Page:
• Nonprofits who are tracking mission trips or have member accounts that need to track both money raised and related expenses should be aware you cannot record in QBO the transactions as discussed in my blog post, http://accountantbesideyou.com/blog/mission-trips-tracking-members-accounts/. Instead, they will need to use a separate worksheet.

           2.Tracking restricted cash is more manageable in the desktop version.

          • In QuickBooks for Nonprofit & Churches-A Step-by-Step Guide to the Pro, Premier, and Nonprofit Versions, I explain how to set up a report that will allow you to differentiate the restricted versus unrestricted cash even if an organization only has one bank account.
          • You cannot run the same report in in the online version, but will need to export data to a spreadsheet to manipulate. You can still get to the same information in quickbooks online, but it will take more steps.

          3. Overtime, the Pro, Premier, and Nonprofit Versions are usually less expensive.

          • If you are an eligible organization, www.TechSoup.org is a website that allows you to purchase either QuickBooks Premier Nonprofit or QuickBooks Online for a fraction of their suggested retail costs.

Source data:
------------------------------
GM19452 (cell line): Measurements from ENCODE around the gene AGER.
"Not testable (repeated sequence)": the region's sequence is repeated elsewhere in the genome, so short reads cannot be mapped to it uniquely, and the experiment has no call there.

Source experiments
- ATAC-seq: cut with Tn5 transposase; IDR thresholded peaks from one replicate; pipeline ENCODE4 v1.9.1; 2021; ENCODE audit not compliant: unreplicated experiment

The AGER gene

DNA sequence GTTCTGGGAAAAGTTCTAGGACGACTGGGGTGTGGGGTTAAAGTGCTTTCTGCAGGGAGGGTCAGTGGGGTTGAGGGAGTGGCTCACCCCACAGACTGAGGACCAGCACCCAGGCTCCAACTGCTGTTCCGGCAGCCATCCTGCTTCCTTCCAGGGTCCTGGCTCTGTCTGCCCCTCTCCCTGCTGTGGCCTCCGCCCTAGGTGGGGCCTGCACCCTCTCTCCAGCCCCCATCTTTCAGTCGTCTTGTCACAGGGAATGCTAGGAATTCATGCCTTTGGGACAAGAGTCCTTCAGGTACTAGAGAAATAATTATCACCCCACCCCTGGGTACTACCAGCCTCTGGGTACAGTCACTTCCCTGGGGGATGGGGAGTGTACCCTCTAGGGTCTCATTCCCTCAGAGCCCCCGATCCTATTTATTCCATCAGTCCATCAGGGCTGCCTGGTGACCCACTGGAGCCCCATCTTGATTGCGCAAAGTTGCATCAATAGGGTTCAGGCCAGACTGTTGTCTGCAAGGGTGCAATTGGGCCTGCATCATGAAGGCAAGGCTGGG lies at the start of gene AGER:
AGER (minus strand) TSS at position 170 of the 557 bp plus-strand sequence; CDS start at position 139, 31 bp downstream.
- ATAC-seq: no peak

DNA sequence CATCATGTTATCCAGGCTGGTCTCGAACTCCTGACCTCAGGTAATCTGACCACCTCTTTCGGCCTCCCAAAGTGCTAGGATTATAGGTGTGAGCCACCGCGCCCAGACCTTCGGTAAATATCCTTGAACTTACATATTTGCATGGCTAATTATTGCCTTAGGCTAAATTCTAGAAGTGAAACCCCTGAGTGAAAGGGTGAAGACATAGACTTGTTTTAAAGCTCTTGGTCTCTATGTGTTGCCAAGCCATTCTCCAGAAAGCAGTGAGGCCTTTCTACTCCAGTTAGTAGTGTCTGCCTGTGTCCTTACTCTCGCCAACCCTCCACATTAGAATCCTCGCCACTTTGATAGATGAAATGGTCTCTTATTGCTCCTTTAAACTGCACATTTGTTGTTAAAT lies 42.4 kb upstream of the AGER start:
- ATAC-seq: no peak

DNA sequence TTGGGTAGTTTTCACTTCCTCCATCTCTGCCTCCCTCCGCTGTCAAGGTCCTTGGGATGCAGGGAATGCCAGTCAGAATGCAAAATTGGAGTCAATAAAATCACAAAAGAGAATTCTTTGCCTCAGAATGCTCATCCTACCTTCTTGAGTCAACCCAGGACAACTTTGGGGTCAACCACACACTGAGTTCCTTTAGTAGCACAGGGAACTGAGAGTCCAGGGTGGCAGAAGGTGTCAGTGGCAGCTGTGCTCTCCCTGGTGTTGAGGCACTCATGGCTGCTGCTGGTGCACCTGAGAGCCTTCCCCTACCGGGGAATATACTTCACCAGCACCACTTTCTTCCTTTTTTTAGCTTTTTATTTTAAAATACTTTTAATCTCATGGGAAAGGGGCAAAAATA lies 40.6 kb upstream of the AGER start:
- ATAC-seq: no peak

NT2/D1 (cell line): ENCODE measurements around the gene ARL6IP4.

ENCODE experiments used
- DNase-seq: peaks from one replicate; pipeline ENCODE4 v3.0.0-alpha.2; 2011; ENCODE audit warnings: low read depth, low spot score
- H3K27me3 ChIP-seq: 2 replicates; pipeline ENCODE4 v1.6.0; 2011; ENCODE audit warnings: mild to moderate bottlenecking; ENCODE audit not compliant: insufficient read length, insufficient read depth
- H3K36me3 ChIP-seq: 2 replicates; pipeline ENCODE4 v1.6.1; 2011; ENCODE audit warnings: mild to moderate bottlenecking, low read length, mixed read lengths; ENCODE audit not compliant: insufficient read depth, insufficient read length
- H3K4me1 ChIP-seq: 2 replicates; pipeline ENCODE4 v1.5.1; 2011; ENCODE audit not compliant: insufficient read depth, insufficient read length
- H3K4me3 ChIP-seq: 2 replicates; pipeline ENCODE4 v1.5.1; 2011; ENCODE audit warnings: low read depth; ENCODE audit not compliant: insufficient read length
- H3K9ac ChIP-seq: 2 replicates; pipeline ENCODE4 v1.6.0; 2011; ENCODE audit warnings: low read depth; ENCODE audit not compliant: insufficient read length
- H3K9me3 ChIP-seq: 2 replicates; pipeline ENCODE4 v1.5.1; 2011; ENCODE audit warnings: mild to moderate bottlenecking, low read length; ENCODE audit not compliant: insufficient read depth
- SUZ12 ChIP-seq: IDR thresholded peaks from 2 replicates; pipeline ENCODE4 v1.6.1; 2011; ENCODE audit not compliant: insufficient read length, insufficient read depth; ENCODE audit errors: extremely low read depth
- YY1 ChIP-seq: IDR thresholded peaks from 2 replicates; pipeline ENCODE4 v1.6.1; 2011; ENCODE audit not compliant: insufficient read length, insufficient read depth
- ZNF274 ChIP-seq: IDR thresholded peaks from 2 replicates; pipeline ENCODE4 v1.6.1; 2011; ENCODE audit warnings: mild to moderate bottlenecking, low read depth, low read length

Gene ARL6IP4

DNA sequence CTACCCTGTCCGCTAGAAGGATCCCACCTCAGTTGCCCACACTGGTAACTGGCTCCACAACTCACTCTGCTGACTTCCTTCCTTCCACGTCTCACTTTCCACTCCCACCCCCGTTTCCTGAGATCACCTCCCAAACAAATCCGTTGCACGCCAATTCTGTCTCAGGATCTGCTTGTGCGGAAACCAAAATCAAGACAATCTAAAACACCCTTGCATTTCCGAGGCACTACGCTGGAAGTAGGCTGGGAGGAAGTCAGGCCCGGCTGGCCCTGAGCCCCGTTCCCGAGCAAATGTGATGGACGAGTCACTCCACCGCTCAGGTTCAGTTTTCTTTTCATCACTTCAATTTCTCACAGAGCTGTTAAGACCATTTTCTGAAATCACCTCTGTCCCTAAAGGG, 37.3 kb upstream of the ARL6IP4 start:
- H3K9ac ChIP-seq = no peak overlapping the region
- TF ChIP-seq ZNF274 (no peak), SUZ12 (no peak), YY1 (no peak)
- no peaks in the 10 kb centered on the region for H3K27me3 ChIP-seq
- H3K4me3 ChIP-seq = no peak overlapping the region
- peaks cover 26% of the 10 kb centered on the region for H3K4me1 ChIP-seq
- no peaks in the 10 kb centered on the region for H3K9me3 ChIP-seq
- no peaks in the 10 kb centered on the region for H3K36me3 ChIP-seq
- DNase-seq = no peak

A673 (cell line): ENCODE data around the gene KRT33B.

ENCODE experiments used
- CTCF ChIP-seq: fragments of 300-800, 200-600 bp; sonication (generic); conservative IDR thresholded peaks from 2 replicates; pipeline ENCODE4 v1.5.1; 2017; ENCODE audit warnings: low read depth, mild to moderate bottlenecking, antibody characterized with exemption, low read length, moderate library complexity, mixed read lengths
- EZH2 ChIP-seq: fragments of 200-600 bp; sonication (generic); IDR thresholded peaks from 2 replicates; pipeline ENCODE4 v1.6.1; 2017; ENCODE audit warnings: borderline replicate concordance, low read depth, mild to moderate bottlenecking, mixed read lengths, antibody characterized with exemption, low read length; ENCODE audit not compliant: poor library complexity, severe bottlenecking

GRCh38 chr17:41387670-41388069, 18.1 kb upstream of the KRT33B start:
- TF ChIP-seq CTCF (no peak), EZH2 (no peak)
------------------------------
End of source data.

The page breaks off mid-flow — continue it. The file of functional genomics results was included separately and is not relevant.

• If your organization is not eligible for the discounted price, the desktop version is substantially cheaper than the online version over three-years.
          • Please note: readers tell me the Intuit QBO salespeople will say the cheaper Simple Start option will work for a church or nonprofit, but they do not realize you need the class tracking that is only an option in the more expensive Plus version.

          4.The desktop version does not require internet access to be functional.

          • If you work in an area with slow or irregular internet service, QBO will be very frustrating.
          • If you do NOT have strong internet, do NOT use the Online version.

          5.QuickBooks Premier has a more intuitive feel for most people.

          • QBO is getting there, but Intuit has been making the desktop version more user friendly for years.
          • The intuitiveness is why it is the top-selling accounting program.

          Conclusion: So which version should your organization use?

          Check out the decision tree:

          which quickbooks should i use for my nonprofit

          If the convenience of the automated and remote capabilities outweighs the more limited reporting, try QBO. QuickBooks Online for Nonprofits & Churches-A Step-by-Step Guide will give you the details you need to get started.

          If you have slow internet, lots of mission trips, or specialized reporting needs, you’ll probably want to stick with the desktop version. QuickBooks for Nonprofits & Churches -A Step-by-Step Guide to the Pro, Premier, and Nonprofit Versions will help Both books have hundreds of screenshots to detailed steps to assist you in setting up your accounting system.

          Be sure to also read my blog post titled Five Crucial Elements for a Strong Nonprofit Accounting System.